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Flash Animation: More Than a Flash in the Pan

Fred Patten interviews some of the leading professionals who are using Flash to make TV series.

Mr. Dink Show was the first Flash show to appear on Canadian TV. © Mr. D Production Inc.

Mr. Dink Show was the first Flash show to appear on Canadian TV. © Mr. D Production Inc.

When Macromedias Flash animation software first appeared around 1997, it was considered mostly as a toy for Internet users. By 2000, it was an increasingly sophisticated and necessary toy for Internet users who wanted to add glamour to their Websites. Today professional animators have increasingly used it as a serious production tool for broadcast TV.

Here are 11 views of Flash animation from both the designers and animators who use it and the TV companies that broadcast programs using it.

Lili Chin & Eddie Mort started FWAK! Animation in Sydney in November 2000 to produce Flash cartoons for the Internet. In 2001 their ¡Mucha Lucha!, was bought by Warner Bros. to become the first Flash series broadcast on U.S. network TV.

Ron Crown is the cd at Vancouvers Bardel Ent. Over the past 15 years, he has worked on more than 70 productions as well as creating and directing Bardels first Flash series, The Mr. Dink Show, also Canadas first broadcast/broadband Flash production.

John Hardman is svp of programming at Kids WB! in the U.S.

Angela Howard is the exec in charge of production of Kid Notorious at Comedy Centrals original programming and development department.

Robin Lyons is md and one of the founders (in 1981) of Siriol Prods. in Cardiff, Wales, one of the U.K.s leading animation studios that also produces programming for French and other European broadcasters.

Alex Meza & Dave Markowitz are the lead animators producing Kid Notorious at Comedy Centrals Central Productions department.

Jeff Nodelman is the founder/ceo of New York City-based Noodlesoup Prods., which is producing The Venture Brothers for The Cartoon Network.

Larry Schwarz, the ceo of Animation Collective in New York City, was involved in the production of the first online Flash movie in 2000.

Robert Watts is Bardels head of production in its Flash animation department. Robert has worked on more than 60 productions for television, feature films and CD-ROMS including Warner Bros. hit Flash series, ¡Mucha Lucha!, which is one of North Americas top rated animated shows.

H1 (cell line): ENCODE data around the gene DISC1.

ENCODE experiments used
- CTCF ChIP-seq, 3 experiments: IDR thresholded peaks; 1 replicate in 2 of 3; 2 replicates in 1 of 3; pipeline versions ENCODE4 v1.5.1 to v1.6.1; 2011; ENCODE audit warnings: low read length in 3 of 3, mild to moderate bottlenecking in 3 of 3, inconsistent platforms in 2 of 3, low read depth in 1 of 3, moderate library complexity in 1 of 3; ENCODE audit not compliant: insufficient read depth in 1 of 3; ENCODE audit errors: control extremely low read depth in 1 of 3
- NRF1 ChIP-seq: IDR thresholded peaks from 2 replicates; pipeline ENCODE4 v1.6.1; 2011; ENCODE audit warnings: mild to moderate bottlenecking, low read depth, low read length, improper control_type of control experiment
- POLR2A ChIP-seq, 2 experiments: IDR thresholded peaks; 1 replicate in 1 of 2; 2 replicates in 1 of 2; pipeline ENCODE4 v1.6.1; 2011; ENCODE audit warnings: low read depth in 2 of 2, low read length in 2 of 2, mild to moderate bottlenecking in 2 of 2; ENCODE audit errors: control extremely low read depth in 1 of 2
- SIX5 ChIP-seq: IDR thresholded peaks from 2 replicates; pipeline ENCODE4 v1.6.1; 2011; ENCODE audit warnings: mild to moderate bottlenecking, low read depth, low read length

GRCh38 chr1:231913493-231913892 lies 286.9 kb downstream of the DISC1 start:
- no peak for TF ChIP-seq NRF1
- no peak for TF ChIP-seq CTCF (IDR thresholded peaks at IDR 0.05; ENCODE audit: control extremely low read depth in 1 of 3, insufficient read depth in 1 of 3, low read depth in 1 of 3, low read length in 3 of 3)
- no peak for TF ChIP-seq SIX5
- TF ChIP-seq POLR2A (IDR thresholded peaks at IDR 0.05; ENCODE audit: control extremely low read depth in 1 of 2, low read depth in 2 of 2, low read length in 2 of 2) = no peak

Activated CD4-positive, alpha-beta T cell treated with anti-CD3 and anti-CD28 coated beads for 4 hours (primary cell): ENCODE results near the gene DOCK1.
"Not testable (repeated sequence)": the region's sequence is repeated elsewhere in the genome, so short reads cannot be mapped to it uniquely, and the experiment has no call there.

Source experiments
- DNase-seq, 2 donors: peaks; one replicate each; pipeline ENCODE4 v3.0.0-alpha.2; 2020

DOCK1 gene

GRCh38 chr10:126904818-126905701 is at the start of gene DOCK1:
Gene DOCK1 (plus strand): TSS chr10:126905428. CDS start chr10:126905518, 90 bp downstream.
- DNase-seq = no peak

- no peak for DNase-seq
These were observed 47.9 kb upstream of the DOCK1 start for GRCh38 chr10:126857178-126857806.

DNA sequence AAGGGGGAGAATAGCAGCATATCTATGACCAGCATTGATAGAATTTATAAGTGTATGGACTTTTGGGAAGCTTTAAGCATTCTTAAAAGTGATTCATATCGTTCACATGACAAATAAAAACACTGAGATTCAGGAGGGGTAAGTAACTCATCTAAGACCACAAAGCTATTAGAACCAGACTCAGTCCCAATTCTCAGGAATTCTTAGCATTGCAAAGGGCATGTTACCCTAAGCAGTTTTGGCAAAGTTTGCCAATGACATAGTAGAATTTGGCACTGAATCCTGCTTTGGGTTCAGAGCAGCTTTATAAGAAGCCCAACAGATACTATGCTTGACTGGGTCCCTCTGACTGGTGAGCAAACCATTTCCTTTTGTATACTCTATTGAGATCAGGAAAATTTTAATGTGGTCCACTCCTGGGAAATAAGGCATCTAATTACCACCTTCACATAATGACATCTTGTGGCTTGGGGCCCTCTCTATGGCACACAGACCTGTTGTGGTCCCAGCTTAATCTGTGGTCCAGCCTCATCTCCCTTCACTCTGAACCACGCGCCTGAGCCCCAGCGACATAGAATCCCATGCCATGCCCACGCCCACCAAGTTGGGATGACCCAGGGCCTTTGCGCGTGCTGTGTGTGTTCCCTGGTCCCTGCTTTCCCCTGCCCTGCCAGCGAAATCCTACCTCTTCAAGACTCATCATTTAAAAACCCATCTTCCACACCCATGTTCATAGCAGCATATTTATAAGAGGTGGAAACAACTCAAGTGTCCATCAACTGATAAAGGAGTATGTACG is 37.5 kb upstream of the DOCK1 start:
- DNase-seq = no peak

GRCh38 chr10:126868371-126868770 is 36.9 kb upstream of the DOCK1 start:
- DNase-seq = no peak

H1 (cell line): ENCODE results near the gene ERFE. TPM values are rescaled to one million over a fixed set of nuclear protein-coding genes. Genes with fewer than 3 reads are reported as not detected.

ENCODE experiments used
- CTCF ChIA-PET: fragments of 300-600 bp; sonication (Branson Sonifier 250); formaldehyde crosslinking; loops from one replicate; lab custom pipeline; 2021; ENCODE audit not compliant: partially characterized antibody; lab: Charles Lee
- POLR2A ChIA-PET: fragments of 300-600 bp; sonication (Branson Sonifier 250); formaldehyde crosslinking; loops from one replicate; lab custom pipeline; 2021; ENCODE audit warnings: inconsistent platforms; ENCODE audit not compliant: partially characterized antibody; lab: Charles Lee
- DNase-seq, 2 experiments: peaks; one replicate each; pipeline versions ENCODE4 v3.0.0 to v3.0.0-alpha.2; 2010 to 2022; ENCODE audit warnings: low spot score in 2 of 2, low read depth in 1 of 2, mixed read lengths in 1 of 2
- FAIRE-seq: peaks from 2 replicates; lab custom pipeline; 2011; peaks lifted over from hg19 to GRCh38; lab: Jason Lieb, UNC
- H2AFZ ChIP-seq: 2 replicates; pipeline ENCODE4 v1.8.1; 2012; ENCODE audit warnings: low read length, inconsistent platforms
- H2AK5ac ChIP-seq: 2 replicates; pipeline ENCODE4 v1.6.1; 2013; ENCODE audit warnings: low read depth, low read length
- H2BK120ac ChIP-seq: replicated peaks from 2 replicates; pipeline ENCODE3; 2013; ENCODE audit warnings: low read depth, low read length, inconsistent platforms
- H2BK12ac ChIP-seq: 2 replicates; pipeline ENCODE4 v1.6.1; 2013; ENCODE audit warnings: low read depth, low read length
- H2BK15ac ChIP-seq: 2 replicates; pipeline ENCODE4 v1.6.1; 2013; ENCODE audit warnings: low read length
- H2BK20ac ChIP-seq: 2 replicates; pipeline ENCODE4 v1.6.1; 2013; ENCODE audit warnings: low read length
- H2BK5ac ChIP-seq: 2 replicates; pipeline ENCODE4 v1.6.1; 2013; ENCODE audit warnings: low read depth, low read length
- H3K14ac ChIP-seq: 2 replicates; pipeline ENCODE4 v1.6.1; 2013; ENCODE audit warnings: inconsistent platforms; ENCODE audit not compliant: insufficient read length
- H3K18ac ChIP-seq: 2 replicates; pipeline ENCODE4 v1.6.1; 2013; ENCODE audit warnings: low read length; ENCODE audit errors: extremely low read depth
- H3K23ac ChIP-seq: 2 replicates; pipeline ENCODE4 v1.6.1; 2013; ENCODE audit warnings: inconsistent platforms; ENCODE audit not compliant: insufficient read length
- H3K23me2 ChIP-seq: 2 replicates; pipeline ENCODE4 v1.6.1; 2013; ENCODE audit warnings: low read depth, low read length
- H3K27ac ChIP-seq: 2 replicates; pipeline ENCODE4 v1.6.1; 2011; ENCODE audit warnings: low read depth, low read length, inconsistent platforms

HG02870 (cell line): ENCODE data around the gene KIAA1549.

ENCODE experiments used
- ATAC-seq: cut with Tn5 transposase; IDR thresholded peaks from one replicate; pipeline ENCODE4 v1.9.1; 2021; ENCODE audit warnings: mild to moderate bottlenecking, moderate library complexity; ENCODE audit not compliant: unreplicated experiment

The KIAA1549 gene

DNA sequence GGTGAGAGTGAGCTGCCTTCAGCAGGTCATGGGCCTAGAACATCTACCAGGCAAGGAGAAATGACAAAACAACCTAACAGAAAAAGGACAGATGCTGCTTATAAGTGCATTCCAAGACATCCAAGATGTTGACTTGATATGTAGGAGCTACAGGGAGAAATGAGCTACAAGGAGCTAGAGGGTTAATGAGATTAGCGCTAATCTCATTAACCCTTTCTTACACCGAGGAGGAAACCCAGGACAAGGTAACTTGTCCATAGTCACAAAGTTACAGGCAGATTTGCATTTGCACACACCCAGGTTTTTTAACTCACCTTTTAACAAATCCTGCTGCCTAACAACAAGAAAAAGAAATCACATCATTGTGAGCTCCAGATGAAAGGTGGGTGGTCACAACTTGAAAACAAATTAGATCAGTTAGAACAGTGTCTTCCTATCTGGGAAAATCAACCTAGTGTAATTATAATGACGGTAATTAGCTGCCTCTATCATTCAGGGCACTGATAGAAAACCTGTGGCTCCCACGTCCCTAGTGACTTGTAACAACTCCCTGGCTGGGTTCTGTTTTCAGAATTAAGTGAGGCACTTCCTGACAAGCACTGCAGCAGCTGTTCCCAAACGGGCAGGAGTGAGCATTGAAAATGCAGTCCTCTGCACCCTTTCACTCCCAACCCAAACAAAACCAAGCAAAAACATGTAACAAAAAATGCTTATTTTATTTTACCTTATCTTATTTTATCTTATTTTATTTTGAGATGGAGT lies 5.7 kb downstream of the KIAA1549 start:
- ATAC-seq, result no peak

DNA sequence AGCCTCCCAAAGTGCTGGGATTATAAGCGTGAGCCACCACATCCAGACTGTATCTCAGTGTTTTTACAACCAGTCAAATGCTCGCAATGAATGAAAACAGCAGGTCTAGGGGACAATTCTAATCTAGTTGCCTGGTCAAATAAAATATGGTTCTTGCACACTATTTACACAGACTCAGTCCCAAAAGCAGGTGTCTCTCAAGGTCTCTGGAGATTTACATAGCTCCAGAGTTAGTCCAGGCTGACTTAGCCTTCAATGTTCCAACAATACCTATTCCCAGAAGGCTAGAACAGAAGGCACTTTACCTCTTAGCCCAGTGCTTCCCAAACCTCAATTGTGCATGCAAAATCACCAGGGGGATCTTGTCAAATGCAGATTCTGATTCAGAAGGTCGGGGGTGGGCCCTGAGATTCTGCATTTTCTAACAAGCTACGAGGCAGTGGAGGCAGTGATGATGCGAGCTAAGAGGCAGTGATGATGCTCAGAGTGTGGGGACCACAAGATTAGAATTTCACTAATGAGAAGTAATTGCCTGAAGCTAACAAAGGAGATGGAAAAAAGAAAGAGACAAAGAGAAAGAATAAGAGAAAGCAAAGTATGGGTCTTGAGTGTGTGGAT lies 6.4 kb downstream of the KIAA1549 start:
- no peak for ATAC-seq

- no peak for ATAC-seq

Andy Wyatt is Elephant Prods head of animation in its Elephant Egg animation studio (formerly Fictitious Egg). Elephant Prods., founded in 1990, is based in London and offers a wide range of productions styles and methods for edgy shows such as Grizzly Tales for Gruesome Kids, Hilltop Hospital and Animal School.

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For Jeff Nodleman, ceo of Noodlesoup Prods., Flashs speed and efficiency are its greatest advantages. Photographers credit: Nick DeMayo. Venture Brothers image courtesy of Cartoon Network.

1. What is your own opinion of Flash animation?

Chin & Mort: Even though Flash as a program was never designed for broadcast TV, its affordability and user-friendliness has encouraged and enabled traditional animators to produce and show their own films. Whether the end product is for the Web or television, full or limited, we think you have to judge it on its own merits as you would with any other show, regardless of the software used to produce it. Flash is a production tool. Its how you use it that makes the difference.

Crown: Im not sure what Flash animation is. Flash is a tool we use to create animation, not to define it. A production using Maya isnt creating Maya animation any more than we are creating Flash animation. Flash is our keystone program where we do most of our building and animating, but we also use many other programs and techniques to make a show the best we can. There are inherent limitations in Flash as a program, but if you understand what they are and design a show that uses them as strengths, you can produce animation well within the quality standards of any client.